Poladian remarks that the “Canadian government gave us the PR card more easily than accepting to transfer my education.”

However, Poladian did find his way back to university education—through the 2016 TEDx U of T event.

“When the TEDx came up […] I was just suggesting to come and volunteer, and [then] I ended up giving a talk there,” says Poladian.

Poladian’s talk (“Refugees connecting the world”) focused on his work with various social organizations across the world, especially Difugees.

“Fortunately, the people that were [organizing the event]—they were all from the UTM campus. They were a part of the Digital Enterprise and Management program, from CCIT. They were talking about the programs that they were involved in, and I [thought] ‘that [this is] what I want to do!’ ” says Poladian.

This September, Poladian will be starting at UTM as a part-time student.

Poladian chose UTM for three main reasons. The first being that the Digital Enterprise and Management program is his dream program. Secondly, Poladian was awarded one of the six $10,000 scholarships from the U of T Scholars-At-Risk program, which helps ease any financial burdens. But lastly, and most importantly, it was the fact that his previous education could be put towards his current degree as transfer credits that sealed the deal for him.

“Whatever I am saying about the transfer [credits] and the scholarship—it was all because of Adam [Fraser]. He did all those things; even I was not aware of how much he was helping. Without Adam, I don’t think [any of this] was possible,” says Poladian.

Adam Fraser is the manager of the UTM Pathways program, which is dedicated to helping mature students (20 years or older), or those who do not meet traditional admission requirements, gain a chance for direct admission into university studies. One of the branches of the program, the Bridging Pathways program, is dedicated to Canadian students who fit this criterion.

“Once they’re admitted, they don’t go to a special bridging class or anything like that. It’s traditional classes […] they’re probably in some of your classes,” says Fraser.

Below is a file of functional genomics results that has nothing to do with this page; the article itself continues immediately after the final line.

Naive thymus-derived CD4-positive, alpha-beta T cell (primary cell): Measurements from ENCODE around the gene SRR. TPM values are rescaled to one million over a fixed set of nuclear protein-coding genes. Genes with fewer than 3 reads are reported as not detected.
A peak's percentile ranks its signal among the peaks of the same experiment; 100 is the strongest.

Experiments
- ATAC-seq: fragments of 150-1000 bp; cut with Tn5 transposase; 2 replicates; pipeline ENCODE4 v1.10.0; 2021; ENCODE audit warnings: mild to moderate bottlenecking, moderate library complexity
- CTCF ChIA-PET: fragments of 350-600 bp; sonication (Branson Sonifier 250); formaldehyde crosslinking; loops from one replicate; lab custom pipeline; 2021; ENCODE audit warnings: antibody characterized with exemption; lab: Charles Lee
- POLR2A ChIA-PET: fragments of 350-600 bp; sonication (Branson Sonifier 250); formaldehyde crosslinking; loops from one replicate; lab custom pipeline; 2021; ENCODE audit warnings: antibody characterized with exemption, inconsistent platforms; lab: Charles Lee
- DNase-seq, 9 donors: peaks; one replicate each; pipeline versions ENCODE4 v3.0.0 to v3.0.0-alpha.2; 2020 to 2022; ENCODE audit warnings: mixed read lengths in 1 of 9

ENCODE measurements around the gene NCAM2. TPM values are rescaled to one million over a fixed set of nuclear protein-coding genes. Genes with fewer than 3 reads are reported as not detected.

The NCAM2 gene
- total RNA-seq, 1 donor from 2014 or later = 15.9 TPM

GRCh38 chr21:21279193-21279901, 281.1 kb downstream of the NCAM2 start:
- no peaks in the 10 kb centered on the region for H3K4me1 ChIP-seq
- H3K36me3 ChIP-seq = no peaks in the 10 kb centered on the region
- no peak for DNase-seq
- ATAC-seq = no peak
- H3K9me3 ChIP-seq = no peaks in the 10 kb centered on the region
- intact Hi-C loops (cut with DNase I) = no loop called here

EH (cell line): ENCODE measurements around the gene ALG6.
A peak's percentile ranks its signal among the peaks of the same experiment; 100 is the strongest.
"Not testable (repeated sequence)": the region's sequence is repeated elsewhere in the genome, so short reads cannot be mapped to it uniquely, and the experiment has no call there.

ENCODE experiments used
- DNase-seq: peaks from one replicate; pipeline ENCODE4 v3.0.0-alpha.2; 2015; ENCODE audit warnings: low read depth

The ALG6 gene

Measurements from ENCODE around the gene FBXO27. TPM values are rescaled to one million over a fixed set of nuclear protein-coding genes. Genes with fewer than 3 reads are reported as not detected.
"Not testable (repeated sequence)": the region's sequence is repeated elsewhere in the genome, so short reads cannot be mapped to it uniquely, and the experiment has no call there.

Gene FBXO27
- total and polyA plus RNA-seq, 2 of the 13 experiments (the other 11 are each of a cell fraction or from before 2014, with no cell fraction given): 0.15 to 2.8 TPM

Recently, Fraser looked into data provided by the Canadian government (specifically Citizenship and Immigration Canada) to find Syrian refugees that were located within 80 km of UTM.

“In most cases, research shows that students are only willing to travel up to 80 km to go to an institution,” says Fraser. “[…] So we looked at the population who’s landed here in the area […] and then looked at the age demographics.”

Fraser narrowed down the likely students into four groups.

“The younger ones are going to be most likely going into the Ontario high school system, and then down the road, they may be eligible for university. There’d be those who came who have already completed high school who would be interested in going to university now,” says Fraser.

“There are those who back home may have been in university and would be interested in transferring to university, such as Nazar [Poladian]. And then there are those who graduated, who either want to continue school or be accredited here.”

This research was one of the steps behind the creation of the Syrian Pathways program.

“We’re using the [Bridging Pathways] model to help get students into degree studies,” says Fraser.

“I’ve made a few little tweaks to what already exists and to utilize that pathway or that opportunity to help any Syrian refugees who want to continue on in education, but don’t have the actual documents with them. In some cases—actually, I’ve met with four Syrian refugee students so far—and they’ve all actually had their documents, so we didn’t have to use the pathway necessarily, but it’s been an option for them.”

Fraser additionally comments that Poladian has been a good advocate for the program, as he has been “able to connect us to the population that could benefit from this pathway.”

“People here, they have all the resources, access to lots of technological [and] academic resources. I want to simply make the most out of it,” says Poladian.

“Sometimes you don’t realize what you have unless someone [takes] it from you. You have the resources, so make sure you make the most out of it […] To make the most out of it is the minimum thing [you can do] so you can give back to humanity.”

This article has been corrected.
  1. September 13, 2016 at 4 p.m.: The scholarships referred to as being worth $100,000 were actually worth $10,000.
    Notice to be printed on September 19, 2016 (Volume 43, Issue 3).